The Future: Solar Panel Powered Cars

Photo by Peggy_Marco

The first full-size solar car hit the market a few years later in 1960.  The American company International Rectifier converted a 1912 Baker Electric into a solar-powered car that reached 20 km/h (12 mph) in just three hours.

 

The 1980s also marked the beginning of the main application of solar-powered vehicles today: racing.  The first official solar vehicle race took place in Switzerland in 1985: the Tour de Sol.  Today’s most famous race is the World Solar Challenge, first held in 1987.  Today it takes place every two years and is mostly attended by university and company teams.  Participating cars are light vehicles covered with solar panels, usually a square, and run on three wheels the size of a bicycle tire.  Therefore, they are far from the useful prototypes for today’s commercial vehicles.

 

solar car today

 

Outside of racing, photovoltaic cell technology is not currently dominant in the automotive market.  The main constraints are the prohibitive cost of using the technology, the lack of space that can be reached, the number of signs that can be placed on the car, the range of the car and the speed it can reach.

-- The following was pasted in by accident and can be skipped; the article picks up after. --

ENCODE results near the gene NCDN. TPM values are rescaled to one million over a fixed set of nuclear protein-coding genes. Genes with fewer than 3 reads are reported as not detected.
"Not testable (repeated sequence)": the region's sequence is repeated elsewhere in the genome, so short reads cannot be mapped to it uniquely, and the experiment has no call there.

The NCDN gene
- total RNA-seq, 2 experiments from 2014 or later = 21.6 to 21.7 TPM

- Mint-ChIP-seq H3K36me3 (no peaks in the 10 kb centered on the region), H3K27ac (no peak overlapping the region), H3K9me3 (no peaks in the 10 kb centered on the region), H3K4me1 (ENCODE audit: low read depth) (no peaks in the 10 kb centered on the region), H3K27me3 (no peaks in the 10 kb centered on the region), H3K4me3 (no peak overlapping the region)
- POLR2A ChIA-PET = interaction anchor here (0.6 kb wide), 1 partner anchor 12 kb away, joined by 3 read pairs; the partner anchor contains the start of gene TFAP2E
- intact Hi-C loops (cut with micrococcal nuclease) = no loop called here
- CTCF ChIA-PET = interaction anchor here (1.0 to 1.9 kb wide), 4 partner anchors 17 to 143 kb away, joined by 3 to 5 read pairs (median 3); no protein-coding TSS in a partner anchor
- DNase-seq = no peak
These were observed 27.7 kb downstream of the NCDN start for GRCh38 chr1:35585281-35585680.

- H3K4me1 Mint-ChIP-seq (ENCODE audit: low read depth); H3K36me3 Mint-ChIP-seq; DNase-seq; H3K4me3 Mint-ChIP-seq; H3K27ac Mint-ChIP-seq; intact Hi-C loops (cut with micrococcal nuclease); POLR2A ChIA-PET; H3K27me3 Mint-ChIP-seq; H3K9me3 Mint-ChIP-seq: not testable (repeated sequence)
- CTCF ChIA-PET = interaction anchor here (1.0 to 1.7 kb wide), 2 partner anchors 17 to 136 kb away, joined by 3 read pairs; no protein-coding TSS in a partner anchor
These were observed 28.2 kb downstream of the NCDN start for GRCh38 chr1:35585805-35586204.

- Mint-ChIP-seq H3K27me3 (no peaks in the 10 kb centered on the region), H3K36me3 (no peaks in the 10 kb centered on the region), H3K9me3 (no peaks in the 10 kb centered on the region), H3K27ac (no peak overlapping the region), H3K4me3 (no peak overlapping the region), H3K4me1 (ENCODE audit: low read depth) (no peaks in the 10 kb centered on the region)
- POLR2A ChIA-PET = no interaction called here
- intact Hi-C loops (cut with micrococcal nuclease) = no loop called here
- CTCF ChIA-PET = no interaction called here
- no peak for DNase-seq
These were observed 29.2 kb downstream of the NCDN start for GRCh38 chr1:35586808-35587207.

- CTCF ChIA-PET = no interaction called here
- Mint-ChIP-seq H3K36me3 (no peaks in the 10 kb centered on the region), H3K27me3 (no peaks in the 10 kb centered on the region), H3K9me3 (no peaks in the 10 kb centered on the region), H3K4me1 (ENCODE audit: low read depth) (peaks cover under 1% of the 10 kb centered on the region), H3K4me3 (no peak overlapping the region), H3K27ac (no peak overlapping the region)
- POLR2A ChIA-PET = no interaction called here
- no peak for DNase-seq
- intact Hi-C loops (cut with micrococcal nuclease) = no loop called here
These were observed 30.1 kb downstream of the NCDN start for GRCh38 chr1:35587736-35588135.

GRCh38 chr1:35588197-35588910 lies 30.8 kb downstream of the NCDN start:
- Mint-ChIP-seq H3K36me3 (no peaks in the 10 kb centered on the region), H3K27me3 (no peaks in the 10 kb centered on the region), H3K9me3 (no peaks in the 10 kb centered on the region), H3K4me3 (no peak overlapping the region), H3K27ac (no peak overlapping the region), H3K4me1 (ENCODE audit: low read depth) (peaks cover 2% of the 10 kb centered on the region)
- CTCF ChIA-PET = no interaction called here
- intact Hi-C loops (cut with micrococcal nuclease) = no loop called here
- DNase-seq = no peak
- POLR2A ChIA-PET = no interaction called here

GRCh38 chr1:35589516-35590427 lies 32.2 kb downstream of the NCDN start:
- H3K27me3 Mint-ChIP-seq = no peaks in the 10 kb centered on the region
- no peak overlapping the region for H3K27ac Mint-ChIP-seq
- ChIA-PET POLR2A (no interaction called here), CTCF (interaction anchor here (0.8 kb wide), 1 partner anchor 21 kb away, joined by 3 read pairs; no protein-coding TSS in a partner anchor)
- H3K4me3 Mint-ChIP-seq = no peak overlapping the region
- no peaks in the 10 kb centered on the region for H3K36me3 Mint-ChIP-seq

There are several solar powered vehicle initiatives that have sought to open the door for the consumer.  One of the most talked about is Lightyear One.  With a range of 700 kilometers, it uses photovoltaic cells which, according to their developers, can store 20% more energy than conventional cells and operate autonomously, even if some are covered by electricity  .  At $150,000, it’s not a viable option for most people, but the idea that its technology could be used by other manufacturers holds up an interesting promise.

 

Do solar cars have a future?

 

While the reality of an accessible conventional solar-powered car is still a long way off, solar power can contribute to more sustainable transportation in other ways.  Solar powered vehicles are not equipped with solar panels, they are powered by electricity that is generated externally by solar panels which can be located on the roof of the house or garage etc.

 

There is also the option of placing solar panels on the roofs of electric or hybrid cars as an additional source of energy, which has already been proven in several commercial models, which are not actually intended to move the car but to other Can provide energy needed for uses.

Facebook
Twitter
LinkedIn
Pinterest
Daniel

Daniel

On this website I dedicate myself to writing everything that I am discovering about solar self-consumption for homes and businesses.

Leave a Reply

Your email address will not be published.

Publisho Theme | Powered by Wordpress